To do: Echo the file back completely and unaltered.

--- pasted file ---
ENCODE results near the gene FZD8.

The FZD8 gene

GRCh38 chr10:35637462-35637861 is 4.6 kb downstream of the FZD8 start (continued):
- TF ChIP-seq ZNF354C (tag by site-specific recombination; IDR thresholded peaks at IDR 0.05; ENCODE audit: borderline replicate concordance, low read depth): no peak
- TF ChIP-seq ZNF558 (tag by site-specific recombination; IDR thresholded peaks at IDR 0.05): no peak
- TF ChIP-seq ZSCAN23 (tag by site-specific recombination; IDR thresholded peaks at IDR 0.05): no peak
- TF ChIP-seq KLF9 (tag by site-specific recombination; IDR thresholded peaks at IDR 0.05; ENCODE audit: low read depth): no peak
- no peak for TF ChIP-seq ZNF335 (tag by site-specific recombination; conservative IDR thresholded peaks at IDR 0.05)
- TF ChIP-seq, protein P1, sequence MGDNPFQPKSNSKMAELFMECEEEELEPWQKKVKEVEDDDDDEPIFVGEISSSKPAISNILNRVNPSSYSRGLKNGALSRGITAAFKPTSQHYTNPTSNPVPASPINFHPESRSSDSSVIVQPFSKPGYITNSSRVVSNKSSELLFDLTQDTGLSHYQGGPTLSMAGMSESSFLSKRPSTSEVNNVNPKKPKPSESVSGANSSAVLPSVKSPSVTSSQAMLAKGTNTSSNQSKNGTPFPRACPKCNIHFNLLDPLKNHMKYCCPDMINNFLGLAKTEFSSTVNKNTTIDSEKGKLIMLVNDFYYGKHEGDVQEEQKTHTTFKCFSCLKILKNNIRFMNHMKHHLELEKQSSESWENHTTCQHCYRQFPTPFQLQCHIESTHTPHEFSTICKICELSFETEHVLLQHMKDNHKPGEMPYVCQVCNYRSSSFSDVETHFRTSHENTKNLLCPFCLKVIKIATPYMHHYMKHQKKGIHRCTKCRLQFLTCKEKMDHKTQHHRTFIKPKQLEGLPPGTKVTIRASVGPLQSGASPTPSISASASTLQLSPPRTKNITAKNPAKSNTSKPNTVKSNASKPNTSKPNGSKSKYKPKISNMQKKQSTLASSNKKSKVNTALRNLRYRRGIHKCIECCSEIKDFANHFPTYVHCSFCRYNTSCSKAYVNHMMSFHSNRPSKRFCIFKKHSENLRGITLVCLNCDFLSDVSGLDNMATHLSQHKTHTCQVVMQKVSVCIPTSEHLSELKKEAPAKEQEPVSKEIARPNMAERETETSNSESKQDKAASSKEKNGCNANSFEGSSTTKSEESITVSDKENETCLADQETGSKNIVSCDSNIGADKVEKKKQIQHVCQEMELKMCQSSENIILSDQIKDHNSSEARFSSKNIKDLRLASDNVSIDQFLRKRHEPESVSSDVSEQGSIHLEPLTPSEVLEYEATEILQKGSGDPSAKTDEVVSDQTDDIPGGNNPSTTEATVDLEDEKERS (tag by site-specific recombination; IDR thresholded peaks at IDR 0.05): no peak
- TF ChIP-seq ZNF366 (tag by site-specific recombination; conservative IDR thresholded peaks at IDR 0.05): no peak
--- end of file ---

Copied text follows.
ENCODE results near the gene FZD8.

The FZD8 gene

GRCh38 chr10:35637462-35637861 is 4.6 kb downstream of the FZD8 start (continued):
- TF ChIP-seq ZNF354C (tag by site-specific recombination; IDR thresholded peaks at IDR 0.05; ENCODE audit: borderline replicate concordance, low read depth): no peak
- TF ChIP-seq ZNF558 (tag by site-specific recombination; IDR thresholded peaks at IDR 0.05): no peak
- TF ChIP-seq ZSCAN23 (tag by site-specific recombination; IDR thresholded peaks at IDR 0.05): no peak
- TF ChIP-seq KLF9 (tag by site-specific recombination; IDR thresholded peaks at IDR 0.05; ENCODE audit: low read depth): no peak
- no peak for TF ChIP-seq ZNF335 (tag by site-specific recombination; conservative IDR thresholded peaks at IDR 0.05)
- TF ChIP-seq, protein P1, sequence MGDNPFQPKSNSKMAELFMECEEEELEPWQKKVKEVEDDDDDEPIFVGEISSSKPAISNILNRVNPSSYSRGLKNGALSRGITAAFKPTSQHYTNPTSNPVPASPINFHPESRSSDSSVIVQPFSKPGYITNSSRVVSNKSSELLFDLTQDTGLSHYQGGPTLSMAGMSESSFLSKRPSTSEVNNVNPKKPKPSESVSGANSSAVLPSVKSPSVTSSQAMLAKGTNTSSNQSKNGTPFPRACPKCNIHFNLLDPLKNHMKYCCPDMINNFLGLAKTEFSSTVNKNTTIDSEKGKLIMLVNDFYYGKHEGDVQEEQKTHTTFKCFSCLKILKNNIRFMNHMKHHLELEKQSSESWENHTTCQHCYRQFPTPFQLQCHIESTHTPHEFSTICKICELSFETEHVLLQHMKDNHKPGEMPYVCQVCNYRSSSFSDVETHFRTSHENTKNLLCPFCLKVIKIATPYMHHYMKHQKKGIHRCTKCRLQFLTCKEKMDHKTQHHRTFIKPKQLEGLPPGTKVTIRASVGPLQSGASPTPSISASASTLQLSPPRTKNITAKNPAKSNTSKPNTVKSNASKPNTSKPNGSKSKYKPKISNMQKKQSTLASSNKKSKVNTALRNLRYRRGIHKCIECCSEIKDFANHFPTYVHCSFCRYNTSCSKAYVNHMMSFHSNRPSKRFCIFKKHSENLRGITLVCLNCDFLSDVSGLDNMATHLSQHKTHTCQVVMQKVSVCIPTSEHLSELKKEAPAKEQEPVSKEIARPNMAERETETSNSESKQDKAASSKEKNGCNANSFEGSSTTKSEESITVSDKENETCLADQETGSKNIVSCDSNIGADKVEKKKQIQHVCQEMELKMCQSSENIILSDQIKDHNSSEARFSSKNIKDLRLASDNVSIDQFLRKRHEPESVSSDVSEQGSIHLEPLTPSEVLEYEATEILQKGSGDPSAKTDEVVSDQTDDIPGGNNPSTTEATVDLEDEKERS (tag by site-specific recombination; IDR thresholded peaks at IDR 0.05): no peak
- TF ChIP-seq ZNF366 (tag by site-specific recombination; conservative IDR thresholded peaks at IDR 0.05): no peak